Jorge de León Archives Our Temporal Times on Canvas

de León’s small canvases reflect the decontextualized immediacy of a Twitter timeline refreshing to infinity.

Untitled (3), 2020
mixed media on raw canvas
4.1 × 6.8 in (10.41 × 17.27 cm) Jorge de León / James Fuentes Gallery

The world is burning down. Or is it burning up? We’re lighting the matches either way. In the solo exhibition The Black Sheep and Other Fables, which was on view at James Fuentes’ online gallery until August 1, artist Jorge de León presented snapshots of chaos from 2019 to present. On raw, textured, 4×6-inch canvases, he paints a protestor in an Elmo costume, Notre Dame’s spire ablaze, hazmat-suited figures wheeling a gurney past an agua fresca stand, and the sky colored CMYK red from Oregon wildfires. You’ve seen these before. Scroll back further; they are replicas of the pictures you already shared.

Like the rest of us, de León is used to watching faraway destruction through the filter of mass media — a term that gets closer to its dictionary definition for every civilian TikTok aired on NBC. Over twenty years, de León has saved images he saw in local and international newspapers, print and online, redelivering his favorites with brushstrokes. But he isn’t mining for historical milestones the way a parent might tuck a New York Times from the day their baby is born into a keepsake box. His artist’s eye treasures the composition, color, and humor in a scene of headline-making horror. 

The paintings in the exhibition were all untitled, further distancing de León’s pieces from their original source material. Sometimes they’re identifiable; barely-there strokes on a black canvas still click as the White House with the lights turned the off, an image that circulated during the June 2020 protests after George Floyd’s murder and in the first ten days of the Biden administration. de León must have been tickled that it was in fact a doctored image ripped from a stock photo site, spread by QAnon adherents and primetime networks alike. He’s not painting the news so much as he’s painting the embroidery on the curtain that conceals it.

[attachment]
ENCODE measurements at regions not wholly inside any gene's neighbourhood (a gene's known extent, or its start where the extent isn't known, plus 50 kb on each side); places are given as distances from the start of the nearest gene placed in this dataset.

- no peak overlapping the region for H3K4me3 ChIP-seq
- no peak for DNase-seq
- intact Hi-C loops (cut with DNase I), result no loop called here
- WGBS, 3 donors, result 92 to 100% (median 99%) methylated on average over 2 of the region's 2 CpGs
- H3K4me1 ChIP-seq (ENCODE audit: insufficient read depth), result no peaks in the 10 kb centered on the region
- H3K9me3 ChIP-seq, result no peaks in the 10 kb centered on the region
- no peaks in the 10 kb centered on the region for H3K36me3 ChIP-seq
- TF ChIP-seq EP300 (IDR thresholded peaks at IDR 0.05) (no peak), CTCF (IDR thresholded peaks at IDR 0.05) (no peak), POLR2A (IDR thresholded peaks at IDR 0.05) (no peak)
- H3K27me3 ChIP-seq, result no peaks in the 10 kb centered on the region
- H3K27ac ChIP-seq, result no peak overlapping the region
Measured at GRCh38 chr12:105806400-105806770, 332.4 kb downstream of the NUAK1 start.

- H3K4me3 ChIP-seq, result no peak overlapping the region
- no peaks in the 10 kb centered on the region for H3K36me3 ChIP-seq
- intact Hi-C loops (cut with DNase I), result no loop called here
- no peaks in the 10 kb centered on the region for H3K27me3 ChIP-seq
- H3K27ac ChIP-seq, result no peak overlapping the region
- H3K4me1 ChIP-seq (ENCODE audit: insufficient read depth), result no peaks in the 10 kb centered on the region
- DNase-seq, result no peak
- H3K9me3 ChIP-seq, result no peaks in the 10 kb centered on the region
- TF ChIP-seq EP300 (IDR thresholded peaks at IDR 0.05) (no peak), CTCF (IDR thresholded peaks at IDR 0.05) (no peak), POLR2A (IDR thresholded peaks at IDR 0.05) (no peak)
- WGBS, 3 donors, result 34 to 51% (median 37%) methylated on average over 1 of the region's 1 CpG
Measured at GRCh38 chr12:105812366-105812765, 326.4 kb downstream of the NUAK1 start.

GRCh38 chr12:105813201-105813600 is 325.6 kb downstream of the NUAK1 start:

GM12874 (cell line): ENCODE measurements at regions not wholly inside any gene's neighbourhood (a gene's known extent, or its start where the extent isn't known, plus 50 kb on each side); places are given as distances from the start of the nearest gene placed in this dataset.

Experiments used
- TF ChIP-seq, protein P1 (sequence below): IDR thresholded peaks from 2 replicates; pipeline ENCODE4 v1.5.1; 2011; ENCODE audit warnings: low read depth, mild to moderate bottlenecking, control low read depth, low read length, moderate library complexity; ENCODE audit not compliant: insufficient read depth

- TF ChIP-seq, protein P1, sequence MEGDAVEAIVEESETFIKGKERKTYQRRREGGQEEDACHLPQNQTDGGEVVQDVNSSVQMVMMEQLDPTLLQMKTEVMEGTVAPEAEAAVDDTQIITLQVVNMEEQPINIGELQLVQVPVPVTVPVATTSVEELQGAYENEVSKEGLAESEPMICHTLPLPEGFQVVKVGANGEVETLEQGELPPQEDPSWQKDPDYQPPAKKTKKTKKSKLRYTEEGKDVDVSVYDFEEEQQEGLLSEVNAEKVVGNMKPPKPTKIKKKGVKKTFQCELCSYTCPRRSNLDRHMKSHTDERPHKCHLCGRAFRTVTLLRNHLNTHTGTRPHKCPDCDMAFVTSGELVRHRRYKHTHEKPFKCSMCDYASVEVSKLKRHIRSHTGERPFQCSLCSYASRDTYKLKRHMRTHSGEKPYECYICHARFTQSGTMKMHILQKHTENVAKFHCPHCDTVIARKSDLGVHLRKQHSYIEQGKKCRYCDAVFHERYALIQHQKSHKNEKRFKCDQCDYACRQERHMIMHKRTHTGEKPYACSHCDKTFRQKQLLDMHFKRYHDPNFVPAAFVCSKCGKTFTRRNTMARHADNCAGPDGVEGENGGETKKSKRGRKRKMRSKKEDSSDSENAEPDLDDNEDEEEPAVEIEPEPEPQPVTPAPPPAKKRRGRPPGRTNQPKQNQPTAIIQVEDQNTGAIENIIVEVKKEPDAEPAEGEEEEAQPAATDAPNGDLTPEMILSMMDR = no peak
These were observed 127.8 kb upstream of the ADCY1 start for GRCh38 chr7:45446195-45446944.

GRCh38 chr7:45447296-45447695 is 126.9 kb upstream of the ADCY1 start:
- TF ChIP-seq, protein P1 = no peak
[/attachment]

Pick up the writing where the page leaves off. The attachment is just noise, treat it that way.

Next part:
Untitled (2), 2020
mixed media on raw canvas
7.4 × 6.1 in (18.8 × 15.49 cm) Jorge de León / James Fuentes Gallery

In her review of Ali Smith’s Autumn, Olivia Laing proposes, “Maybe an accelerated news cycle requires accelerated art.” de León’s series has a frantic quality, like he whipped out an easel and painted the riot en plein air. Unlike the clean lines and careful words of Barbara Kruger’s appropriation of mass media, de León’s small canvases reflect the decontextualized immediacy of a Twitter timeline refreshing to infinity. His practice has always been kinetic, having worked as a tattoo artist in his late teens and early twenties before entering art school and shifting to live body performance. In one work, he sewed his mouth shut to demonstrate that “Guatemala is a country where no one speaks the truth.”

The exhibition’s title The Black Sheep and Other Fables was taken from the 1969 book by Augusto Monterroso, a Guatemalan writer who specialized in the microstory. (His most famous is The Dinosaur: “Cuando despertó, el dinosaurio todavía estaba allí. [When he woke up, the dinosaur was still there].”) Like de León, his work is critical of his country’s government — which was a dictatorship engaged in a 36-year civil war during Monterroso’s life and is a corrupt republic during de León’s — and expresses discontent through dark satire. The Black Sheep story is about western art and culture’s murder of Otherness in order to make it a muse, providing another tool to interpret de León’s paintings: these art-ifacts are a record of our fetish for bad news, the perverse delight we take in informing dinner party guests that a football field of forest is burning every five seconds.

Untitled (6), 2021
mixed media on raw canvas
15.7 × 15.7 in (39.88 × 39.88 cm) Jorge de León / James Fuentes Gallery

Humanity’s non-response to the climate crisis could be partly attributed to an evolutionary inability to comprehend our own extinction; our brains focus on what is immediately essential to our survival and reproduction. de León’s pulp imagery is so simple, so contemporary, it’s hard to argue with a perspective of extreme nihilism. 

Jorge de León Archives Our Temporal Times on Canvas